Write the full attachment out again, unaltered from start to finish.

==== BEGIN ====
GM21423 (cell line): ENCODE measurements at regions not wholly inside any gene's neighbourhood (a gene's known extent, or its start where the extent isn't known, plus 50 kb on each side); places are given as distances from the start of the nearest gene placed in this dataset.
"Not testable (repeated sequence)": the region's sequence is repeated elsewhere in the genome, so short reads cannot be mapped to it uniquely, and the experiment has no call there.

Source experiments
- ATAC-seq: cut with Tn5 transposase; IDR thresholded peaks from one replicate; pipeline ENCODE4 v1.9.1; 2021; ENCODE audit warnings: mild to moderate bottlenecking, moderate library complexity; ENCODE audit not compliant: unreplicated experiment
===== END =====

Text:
GM21423 (cell line): ENCODE measurements at regions not wholly inside any gene's neighbourhood (a gene's known extent, or its start where the extent isn't known, plus 50 kb on each side); places are given as distances from the start of the nearest gene placed in this dataset.
"Not testable (repeated sequence)": the region's sequence is repeated elsewhere in the genome, so short reads cannot be mapped to it uniquely, and the experiment has no call there.

Source experiments
- ATAC-seq: cut with Tn5 transposase; IDR thresholded peaks from one replicate; pipeline ENCODE4 v1.9.1; 2021; ENCODE audit warnings: mild to moderate bottlenecking, moderate library complexity; ENCODE audit not compliant: unreplicated experiment